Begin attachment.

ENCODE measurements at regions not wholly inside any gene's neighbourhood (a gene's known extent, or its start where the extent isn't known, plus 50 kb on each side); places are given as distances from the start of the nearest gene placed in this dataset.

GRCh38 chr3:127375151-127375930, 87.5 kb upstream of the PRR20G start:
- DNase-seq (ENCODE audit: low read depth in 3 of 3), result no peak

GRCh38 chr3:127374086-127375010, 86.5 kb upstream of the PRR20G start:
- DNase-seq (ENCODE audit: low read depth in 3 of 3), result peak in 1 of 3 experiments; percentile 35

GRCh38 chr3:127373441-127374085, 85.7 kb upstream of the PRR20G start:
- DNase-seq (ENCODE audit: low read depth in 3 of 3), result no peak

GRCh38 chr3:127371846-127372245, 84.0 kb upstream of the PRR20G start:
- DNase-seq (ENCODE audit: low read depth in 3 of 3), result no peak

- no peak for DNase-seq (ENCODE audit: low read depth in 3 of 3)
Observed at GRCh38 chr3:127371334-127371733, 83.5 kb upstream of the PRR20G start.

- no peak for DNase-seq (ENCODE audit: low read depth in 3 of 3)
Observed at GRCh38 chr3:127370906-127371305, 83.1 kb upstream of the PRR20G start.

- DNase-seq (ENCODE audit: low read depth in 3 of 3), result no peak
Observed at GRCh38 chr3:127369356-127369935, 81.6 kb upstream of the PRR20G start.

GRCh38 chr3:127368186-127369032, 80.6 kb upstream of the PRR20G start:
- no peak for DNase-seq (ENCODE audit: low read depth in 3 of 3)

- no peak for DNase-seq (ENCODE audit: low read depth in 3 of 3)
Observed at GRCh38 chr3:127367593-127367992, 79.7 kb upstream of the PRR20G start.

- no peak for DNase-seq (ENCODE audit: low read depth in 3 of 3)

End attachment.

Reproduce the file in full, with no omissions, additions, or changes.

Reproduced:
ENCODE measurements at regions not wholly inside any gene's neighbourhood (a gene's known extent, or its start where the extent isn't known, plus 50 kb on each side); places are given as distances from the start of the nearest gene placed in this dataset.

GRCh38 chr3:127375151-127375930, 87.5 kb upstream of the PRR20G start:
- DNase-seq (ENCODE audit: low read depth in 3 of 3), result no peak

GRCh38 chr3:127374086-127375010, 86.5 kb upstream of the PRR20G start:
- DNase-seq (ENCODE audit: low read depth in 3 of 3), result peak in 1 of 3 experiments; percentile 35

GRCh38 chr3:127373441-127374085, 85.7 kb upstream of the PRR20G start:
- DNase-seq (ENCODE audit: low read depth in 3 of 3), result no peak

GRCh38 chr3:127371846-127372245, 84.0 kb upstream of the PRR20G start:
- DNase-seq (ENCODE audit: low read depth in 3 of 3), result no peak

- no peak for DNase-seq (ENCODE audit: low read depth in 3 of 3)
Observed at GRCh38 chr3:127371334-127371733, 83.5 kb upstream of the PRR20G start.

- no peak for DNase-seq (ENCODE audit: low read depth in 3 of 3)
Observed at GRCh38 chr3:127370906-127371305, 83.1 kb upstream of the PRR20G start.

- DNase-seq (ENCODE audit: low read depth in 3 of 3), result no peak
Observed at GRCh38 chr3:127369356-127369935, 81.6 kb upstream of the PRR20G start.

GRCh38 chr3:127368186-127369032, 80.6 kb upstream of the PRR20G start:
- no peak for DNase-seq (ENCODE audit: low read depth in 3 of 3)

- no peak for DNase-seq (ENCODE audit: low read depth in 3 of 3)
Observed at GRCh38 chr3:127367593-127367992, 79.7 kb upstream of the PRR20G start.

- no peak for DNase-seq (ENCODE audit: low read depth in 3 of 3)